Canis Major, the Greater Dog, is located at the feet of the constellation Orion, the Great Hunter. The single star Sirius (which means dog) is the brightest star in the sky, twice as large as the Sun. It is also the sixth closest star to Earth, 8.65 light years away. Dogs are often called “man’s best friend” because of their loyalty, so we think this is a great constellation to share with an ill child.

Delphinus is the dolphin constellation. Dolphins are really smart and like to play in groups so the playful energy of this constellation is sure to bring a smile to hospitalized children.

Cancer is the crab constellation. This is a useful constellation for hospitalized children to think about because even though crabs are funny to watch as they zip along the ocean, they move very quickly and get things done.

Taurus is the Bull, a good constellation to give strength to a hospitalized child because the bull is tough and strong.

Aquila is the eagle constellation, a high soaring bird.  This is a wonderful constellation to inspire an ill child to let his or her imagination fly above daily hospital procedures and think about adventures in the great outdoors.  Aquila is perched in the Milky Way.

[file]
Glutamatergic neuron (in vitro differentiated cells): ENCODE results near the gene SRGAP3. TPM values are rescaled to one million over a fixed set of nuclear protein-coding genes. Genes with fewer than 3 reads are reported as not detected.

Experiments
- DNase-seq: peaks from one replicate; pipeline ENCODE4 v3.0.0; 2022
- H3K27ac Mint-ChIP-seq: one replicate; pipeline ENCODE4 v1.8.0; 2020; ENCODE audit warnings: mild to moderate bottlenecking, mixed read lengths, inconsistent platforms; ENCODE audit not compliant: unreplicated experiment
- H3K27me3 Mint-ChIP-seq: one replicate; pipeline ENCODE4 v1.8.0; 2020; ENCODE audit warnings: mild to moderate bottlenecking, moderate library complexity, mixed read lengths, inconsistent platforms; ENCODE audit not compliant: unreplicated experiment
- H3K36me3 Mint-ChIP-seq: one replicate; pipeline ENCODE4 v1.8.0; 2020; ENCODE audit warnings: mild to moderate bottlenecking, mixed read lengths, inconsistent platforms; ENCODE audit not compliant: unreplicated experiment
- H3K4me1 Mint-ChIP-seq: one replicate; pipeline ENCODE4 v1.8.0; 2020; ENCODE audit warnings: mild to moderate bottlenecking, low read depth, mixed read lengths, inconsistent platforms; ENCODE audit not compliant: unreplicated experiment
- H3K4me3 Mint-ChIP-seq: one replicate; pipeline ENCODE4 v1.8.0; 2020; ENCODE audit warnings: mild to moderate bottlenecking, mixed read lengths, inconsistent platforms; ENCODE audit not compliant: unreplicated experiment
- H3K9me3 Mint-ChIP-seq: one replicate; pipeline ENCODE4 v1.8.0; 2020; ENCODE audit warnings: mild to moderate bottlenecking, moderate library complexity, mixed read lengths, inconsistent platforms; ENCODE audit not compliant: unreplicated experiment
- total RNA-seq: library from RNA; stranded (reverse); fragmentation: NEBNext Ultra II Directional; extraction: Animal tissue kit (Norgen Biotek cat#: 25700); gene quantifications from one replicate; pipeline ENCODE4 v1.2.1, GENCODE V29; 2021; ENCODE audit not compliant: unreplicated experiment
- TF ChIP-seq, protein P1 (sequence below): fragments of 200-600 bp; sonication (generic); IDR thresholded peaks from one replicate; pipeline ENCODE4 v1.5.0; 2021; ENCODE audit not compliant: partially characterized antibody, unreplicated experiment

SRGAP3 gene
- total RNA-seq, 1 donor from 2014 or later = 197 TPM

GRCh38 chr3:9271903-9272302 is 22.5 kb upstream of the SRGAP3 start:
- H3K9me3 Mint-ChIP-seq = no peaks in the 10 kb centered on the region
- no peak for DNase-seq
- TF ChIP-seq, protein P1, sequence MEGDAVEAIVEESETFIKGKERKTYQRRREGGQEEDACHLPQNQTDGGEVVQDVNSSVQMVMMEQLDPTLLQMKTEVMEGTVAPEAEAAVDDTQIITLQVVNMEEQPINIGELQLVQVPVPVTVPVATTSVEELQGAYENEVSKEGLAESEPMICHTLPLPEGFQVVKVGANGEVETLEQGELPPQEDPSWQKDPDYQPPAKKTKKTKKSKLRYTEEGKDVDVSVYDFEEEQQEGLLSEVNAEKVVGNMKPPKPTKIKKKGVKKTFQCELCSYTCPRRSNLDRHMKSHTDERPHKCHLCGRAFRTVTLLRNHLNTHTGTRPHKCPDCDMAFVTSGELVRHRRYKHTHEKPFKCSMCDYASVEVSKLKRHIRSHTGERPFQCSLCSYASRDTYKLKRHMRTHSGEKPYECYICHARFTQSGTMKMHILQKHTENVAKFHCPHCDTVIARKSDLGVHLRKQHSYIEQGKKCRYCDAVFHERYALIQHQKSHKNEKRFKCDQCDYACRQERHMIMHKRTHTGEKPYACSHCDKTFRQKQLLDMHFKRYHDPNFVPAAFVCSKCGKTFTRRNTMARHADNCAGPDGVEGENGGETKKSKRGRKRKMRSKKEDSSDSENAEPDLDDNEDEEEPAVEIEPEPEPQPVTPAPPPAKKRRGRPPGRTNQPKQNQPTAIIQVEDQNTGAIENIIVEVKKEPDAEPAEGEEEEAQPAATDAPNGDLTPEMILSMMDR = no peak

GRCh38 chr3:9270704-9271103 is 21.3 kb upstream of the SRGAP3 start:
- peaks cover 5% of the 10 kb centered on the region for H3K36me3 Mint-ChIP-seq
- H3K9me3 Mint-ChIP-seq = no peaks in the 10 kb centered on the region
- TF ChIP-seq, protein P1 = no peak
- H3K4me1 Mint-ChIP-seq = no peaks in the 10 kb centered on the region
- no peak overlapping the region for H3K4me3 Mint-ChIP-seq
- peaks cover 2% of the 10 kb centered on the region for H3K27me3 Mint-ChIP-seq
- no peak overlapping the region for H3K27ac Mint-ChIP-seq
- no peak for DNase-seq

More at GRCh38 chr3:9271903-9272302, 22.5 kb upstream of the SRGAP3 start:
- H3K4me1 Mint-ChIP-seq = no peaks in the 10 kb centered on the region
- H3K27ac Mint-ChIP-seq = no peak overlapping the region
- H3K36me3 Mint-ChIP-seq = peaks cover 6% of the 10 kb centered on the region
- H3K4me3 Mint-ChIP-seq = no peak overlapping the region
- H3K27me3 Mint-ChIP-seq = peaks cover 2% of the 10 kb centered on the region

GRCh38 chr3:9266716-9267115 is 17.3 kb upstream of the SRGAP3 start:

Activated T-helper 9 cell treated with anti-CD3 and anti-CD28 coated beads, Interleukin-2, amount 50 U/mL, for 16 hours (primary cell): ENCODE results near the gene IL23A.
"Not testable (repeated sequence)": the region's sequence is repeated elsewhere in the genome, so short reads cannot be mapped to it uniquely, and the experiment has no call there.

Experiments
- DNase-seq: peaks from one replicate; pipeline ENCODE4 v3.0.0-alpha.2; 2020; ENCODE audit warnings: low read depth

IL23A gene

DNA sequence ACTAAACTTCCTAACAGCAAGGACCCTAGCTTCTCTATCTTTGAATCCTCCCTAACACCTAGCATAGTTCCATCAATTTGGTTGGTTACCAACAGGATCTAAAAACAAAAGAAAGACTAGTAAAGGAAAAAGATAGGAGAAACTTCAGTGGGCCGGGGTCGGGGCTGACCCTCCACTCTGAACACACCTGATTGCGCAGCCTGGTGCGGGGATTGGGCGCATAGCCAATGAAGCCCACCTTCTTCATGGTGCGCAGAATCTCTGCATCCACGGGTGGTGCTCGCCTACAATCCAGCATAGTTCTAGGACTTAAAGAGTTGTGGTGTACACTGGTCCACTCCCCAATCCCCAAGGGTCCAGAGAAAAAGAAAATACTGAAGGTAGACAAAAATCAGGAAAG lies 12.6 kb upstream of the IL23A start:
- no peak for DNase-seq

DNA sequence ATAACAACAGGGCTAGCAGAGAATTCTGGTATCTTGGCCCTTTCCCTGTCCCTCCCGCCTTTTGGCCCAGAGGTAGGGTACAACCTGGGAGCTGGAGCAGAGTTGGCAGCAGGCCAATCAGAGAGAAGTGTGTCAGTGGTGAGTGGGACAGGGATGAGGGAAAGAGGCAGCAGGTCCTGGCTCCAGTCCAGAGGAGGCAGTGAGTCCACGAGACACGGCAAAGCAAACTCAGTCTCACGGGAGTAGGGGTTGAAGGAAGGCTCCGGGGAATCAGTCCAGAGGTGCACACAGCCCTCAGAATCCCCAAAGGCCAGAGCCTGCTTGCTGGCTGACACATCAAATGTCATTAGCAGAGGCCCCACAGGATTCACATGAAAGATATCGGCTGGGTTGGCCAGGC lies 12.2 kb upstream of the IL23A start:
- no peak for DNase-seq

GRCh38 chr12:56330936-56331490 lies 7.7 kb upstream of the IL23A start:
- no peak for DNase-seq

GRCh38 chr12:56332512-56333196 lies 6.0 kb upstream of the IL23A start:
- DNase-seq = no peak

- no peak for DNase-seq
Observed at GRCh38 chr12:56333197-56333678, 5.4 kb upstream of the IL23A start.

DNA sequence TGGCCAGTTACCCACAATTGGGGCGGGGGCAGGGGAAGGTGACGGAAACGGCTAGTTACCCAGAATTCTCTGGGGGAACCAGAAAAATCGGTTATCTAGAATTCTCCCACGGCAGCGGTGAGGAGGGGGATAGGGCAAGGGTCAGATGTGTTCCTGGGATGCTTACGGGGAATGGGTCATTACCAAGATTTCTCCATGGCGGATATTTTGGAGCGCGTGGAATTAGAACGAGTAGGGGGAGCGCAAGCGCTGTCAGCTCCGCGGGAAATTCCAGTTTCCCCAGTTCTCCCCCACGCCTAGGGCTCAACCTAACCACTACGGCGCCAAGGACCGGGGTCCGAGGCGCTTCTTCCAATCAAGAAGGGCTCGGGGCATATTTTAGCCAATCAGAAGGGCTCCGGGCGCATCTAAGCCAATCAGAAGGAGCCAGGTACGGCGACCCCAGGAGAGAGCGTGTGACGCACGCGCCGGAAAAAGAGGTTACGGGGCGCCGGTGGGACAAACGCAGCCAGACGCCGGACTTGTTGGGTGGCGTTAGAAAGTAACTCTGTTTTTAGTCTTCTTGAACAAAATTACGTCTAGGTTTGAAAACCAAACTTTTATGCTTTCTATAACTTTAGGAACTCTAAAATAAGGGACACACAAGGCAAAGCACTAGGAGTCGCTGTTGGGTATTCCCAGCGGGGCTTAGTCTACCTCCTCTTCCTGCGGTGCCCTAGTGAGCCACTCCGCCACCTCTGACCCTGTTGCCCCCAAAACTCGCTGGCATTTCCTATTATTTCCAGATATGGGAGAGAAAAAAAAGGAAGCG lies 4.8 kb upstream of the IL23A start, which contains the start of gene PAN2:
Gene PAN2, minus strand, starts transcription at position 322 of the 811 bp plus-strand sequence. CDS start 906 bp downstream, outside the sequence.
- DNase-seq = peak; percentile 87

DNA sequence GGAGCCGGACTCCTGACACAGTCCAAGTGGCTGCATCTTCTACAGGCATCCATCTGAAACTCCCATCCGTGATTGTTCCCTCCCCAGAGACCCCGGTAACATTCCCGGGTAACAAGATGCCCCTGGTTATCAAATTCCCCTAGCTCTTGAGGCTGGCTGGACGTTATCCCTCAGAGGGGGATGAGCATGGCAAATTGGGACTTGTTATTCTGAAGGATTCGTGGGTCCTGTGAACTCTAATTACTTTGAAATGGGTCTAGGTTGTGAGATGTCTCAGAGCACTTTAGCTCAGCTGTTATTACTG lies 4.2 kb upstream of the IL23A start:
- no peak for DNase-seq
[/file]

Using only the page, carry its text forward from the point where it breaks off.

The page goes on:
Ursa Major, the Great Bear, is a cool constellation because everyone loves a big bear hug.  An interesting fact about Ursa Major is that it has another more famous constellation right inside of it which is called the Big Dipper because it is shaped in the form of a big dipping spoon.  Everyone likes a big bear hug and the dipper can pour creativity and kindness into someone’s day.

Pegasus is the winged horse who carried Zeus’ thunderbolts. Four stars in Pegasus form the Great Square of Pegasus. Just like Orion’s belt this cluster of stars is easy to find and useful for getting your bearings.

Lepus is the hare (rabbit) constellation located at the feet of Orion the hunter, and right in front of the nose of Canis Major, the hunting dog.  It is a bright crimson star, the color is intensified by a surrounding cloud of dust.  Rabbits are cuddly and soft and their noses twitch in the cutest way.

Leo, the lion, is a group of large, bright stars that was recognized as a constellation 5,000 years ago in Mesopotamia.  Leo contains many bright galaxies.  Lions are regarded as the “king of the jungle” so a lion constellation will inspire strength and courage.

We hope that you will enjoy learning more about these animal constellations and sharing your creativity with hospitalized children. By playing with this idea of constellations we hope that you will become a guiding light to others and also find kindness from others in your travels.

Soaringwords founder Lisa Buksbaum with Jane Dutton of CompassionLab

One of the CompassionLab’s community partners isSoaringwords. Soaringwords is a non-profit organization whose mission is to lessen the impact of serious illness by connecting ill children and their families to a community of compassionate volunteers who inspire them to “Never give up!” Soaringwords embraces ill children and families by providing fun, creative and educational activities both in person and online which cultivate joy, hope, laughter and healing.